Accountancy firms which sell tax avoidance schemes to businesses could soon face heavy financial penalties under new Government proposals.
The Treasury said accountants who help wealthy individuals and companies unlawfully exploit tax rules could be forced to pay fines of up to 100% of the tax that was underpaid.
Banks which profit from selling unlawful tax avoidance schemes could also be targeted under the proposals.
Accountants currently face little risk when selling schemes while their clients can be forced to pay penalties if successfully prosecuted by HM Revenue and Customs (HMRC) in court.
The "Big Four" accountancy firms were attacked by the House of Commons Public Accounts Committee last year for making lucrative profits out of designing and selling ways for their clients to avoid tax.
Committee chairwoman Margaret Hodge named PricewaterhouseCoopers (PwC) as one of the firms which were "selling these schemes on an industrial scale".
She also criticised HMRC for having "too cosy" a relationship with large accountancy firms.
Jane Ellison, the Financial Secretary to the Treasury, said: "People who peddle tax avoidance schemes deny the country of vital tax revenue and this Government is determined to make sure they pay.
"The vast majority of their schemes don't work and can land their users in court facing large tax bills and other costs.
"These tough new sanctions will make would-be enablers think twice and in turn reduce the number of schemes on the market."
The HMRC consultation document also makes it simpler to enforce penalties when avoidance schemes are defeated, the Treasury said.
Prime Minister Theresa May, and her predecessor David Cameron, pledged to clampdown on tax avoidance and evasion following the Panama Papers data leak in April, which revealed the offshore financial activities of individuals and companies across the world.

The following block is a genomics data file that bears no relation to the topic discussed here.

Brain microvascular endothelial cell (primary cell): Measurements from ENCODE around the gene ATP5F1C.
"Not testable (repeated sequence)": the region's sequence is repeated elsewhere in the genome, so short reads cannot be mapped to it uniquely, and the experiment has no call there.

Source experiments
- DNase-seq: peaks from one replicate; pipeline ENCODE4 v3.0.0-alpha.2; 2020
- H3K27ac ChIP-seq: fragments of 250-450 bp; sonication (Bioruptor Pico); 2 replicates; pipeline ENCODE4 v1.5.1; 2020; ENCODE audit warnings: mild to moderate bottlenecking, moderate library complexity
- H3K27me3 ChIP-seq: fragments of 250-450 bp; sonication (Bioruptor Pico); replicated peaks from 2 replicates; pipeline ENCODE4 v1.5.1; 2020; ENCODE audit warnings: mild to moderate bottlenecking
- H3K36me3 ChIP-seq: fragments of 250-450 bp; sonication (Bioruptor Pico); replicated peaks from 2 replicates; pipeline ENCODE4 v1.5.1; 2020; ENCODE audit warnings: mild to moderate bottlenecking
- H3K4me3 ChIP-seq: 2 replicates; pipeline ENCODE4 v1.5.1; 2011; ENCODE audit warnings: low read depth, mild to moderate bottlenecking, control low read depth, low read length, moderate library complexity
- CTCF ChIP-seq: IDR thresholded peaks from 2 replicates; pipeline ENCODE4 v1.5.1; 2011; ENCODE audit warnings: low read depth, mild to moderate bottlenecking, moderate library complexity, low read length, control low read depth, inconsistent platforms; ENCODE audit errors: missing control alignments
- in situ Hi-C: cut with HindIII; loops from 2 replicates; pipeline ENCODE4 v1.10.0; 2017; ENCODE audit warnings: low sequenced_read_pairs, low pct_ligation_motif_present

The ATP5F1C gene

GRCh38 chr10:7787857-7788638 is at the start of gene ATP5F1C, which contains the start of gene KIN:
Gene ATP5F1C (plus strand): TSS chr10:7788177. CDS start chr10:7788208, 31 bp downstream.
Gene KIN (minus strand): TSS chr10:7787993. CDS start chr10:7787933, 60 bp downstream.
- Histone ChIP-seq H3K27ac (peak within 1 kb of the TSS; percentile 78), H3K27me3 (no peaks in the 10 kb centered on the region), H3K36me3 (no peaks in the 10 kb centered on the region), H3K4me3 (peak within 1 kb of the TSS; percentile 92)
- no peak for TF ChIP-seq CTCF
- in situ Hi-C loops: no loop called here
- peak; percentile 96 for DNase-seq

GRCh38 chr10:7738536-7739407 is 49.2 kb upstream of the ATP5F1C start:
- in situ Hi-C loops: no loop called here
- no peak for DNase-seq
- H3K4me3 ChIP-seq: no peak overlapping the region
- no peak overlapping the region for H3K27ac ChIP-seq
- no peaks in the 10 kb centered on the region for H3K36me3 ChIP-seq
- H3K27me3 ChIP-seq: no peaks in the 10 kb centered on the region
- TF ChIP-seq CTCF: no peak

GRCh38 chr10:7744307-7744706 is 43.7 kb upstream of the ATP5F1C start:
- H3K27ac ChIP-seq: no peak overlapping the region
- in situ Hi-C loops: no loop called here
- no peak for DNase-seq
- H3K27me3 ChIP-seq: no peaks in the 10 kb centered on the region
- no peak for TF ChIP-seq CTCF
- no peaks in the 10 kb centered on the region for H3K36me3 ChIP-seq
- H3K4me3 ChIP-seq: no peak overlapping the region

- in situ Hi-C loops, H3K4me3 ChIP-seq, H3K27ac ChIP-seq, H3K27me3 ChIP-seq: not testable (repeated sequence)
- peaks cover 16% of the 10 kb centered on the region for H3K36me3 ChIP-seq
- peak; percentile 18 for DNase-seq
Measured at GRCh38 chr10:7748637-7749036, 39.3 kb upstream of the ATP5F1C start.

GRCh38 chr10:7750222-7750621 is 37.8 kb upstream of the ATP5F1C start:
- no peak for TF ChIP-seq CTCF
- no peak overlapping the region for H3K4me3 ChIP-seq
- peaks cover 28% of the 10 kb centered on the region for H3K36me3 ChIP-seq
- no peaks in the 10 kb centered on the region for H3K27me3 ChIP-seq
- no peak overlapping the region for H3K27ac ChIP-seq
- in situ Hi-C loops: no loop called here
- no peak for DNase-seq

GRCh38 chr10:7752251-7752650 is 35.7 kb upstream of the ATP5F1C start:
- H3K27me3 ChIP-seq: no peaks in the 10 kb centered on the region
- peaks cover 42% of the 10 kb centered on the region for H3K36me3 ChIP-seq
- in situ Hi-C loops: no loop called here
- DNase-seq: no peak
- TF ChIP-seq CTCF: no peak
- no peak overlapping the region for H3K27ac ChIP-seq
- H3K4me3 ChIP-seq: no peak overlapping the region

Following the Panama Papers scandal in April, Mr Cameron announced that the overseas territories and crown dependencies often used as tax havens - like the British Virgin Islands and Jersey - had agreed to provide UK tax and law enforcement agencies with full access to company ownership details.
Charities have insisted the territories must go further and allow public access to registers, so they can be examined by journalists and NGOs.
Earlier this month, the all-party parliamentary group on responsible tax claimed Britain has publicly led the battle against global tax avoidance while undermining its effectiveness behind the scenes.
Richard Murphy, a chartered accountant and professor at City University whose ideas are widely credited for having inspired the economic policies of Labour leader Jeremy Corbyn, welcomed the move.
He told BBC Radio 4's Today programme: "This rule is odd. I don't expect it to ever be used. The impact is not going to be from the fact that the rule is there in the sense of it will be imposed, but because accountants and lawyers will no longer be able to take the risk of selling these schemes."
He said that "every honest accountant and lawyer in the country will be jumping for joy" at the news.
"It's going to be an amazing deterrent but don't expect to see it in court," he added.